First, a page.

Private construction companies hope to slap tolls on I-95, U.S. 422, and other crowded freeways.
They're using the antitax, spending-cut mood gripping voters and state capitals, after three years of recession, to push for private highway, bridge, and building projects. Companies would replace governments in financing these projects up front, and collecting tolls from users, to reap future profits.
A proposal gaining steam in Harrisburg would set up a "Public-Private Transportation Partnership Board," appointed by the governor and state legislators, to decide what to build and which builders to hire.
Advocates acknowledge this could cost more, over time, than having the government borrow the money and build the projects through tax-free bonds.
But since the driving public, not the cash-strapped government, pays tolls, they're betting Gov. Corbett will join California, Virginia, Florida, and others ceding public roads to private builder-operators.
Members of the proposed project-picking board "are supposed to have professional experience in transportation, finance, or law, to get away from cronyism," says lawyer Frank Rapoport, partner at McKenna, Long & Aldridge L.L.P. and a backer of the proposal.
But an amendment by Senate Transportation Committee Chairman John C. Rafferty Jr. (R., Montgomery) would allow him, his committee's top Democrat, and their House counterparts to sit on the board even if they aren't experts.
Won't that make it look as if politicians are picking projects they personally like?
"That's the general belief," Rafferty agreed. "But there will be experts on that board, from the governor's appointees." The amended bill was passed by Rafferty's committee last week. A House version gets a committee vote March 3.
Ex-Gov. Ed Rendell and New Jersey Gov. Christie last year called for private owners and tolls to replace the free I-95 bridge over the Delaware at Scudder Falls. The Delaware River Joint Toll Bridge Commission is expected to choose whether (and whom) to hire later this year, says Bijan Pashanamaei, Scudder Falls project manager for AECOM, a California engineering firm doing preliminary work at the site. Rendell is now a part-time investment banker pushing similar projects.
"Public-private partnership enablement in Pennsylvania would be a great thing" for Exton-based Bentley Systems Inc., chief executive officer Greg Bentley told me. His construction-software firm reports $500 million in yearly sales, more than half of that in China, India, and other fast-growing countries, where he says private projects are common.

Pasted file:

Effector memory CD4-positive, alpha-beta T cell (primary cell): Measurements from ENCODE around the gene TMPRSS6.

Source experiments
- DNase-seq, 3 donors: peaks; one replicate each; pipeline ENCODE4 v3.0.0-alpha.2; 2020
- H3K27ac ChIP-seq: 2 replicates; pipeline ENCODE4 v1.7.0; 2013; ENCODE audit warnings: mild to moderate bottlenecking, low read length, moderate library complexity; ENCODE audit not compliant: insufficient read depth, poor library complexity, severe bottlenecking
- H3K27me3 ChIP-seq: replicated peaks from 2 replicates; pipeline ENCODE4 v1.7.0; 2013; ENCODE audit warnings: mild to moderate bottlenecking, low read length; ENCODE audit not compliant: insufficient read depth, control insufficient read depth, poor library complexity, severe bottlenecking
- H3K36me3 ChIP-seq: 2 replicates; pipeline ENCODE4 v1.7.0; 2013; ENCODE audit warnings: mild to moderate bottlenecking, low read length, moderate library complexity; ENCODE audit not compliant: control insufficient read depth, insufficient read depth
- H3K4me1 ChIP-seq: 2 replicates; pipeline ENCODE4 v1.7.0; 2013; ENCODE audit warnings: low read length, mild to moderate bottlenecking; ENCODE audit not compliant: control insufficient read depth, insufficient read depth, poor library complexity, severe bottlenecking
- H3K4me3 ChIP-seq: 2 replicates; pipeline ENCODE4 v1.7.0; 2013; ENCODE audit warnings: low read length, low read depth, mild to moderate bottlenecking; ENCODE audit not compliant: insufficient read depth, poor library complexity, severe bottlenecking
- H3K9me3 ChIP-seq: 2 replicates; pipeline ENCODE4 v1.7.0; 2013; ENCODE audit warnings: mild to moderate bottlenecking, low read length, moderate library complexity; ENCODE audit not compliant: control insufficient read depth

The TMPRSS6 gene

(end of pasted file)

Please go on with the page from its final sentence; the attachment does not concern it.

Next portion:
Bentley says private companies can use state-of-the-art software to design, build, and maintain projects more quickly and efficiently than Pennsylvania's step-by-step procurement rules allow.
Pennsylvania could change its procurement rules without ceding powers to private companies, Bentley acknowledged. But "public-private" projects are expected to be more profitable for builders, which will help attract more private investors, he added.
Why, I asked, should builders, not the public, enjoy lower costs? Over time, "if you had more public-private partnerships, then there would be competition for the work, and you'd end up with the government and the taxpayer getting a better deal," Bentley suggested.
Private road projects haven't always worked out. Hal Reinfeld, a Philadelphia retiree, told me last year about a privately managed South Carolina highway that never attracted the expected ridership or tolls, leaving him and other bondholders with losses.
Trucking-industry pressure has defeated previous efforts to privatize and toll Pennsylvania roads and rail projects, Berwyn lawyer Richard E. Kurtz, senior partner at Woodcock Washburn L.L.P. and a former SEPTA board member, told me.
But Rapoport says Corbett, at least, "has got religion about tapping private money for these projects." Rapoport expects the bill to pass, "and in a couple more years we'll be looking at using these [to put] courthouses and state colleges" and other public facilities, and their funding, in private hands.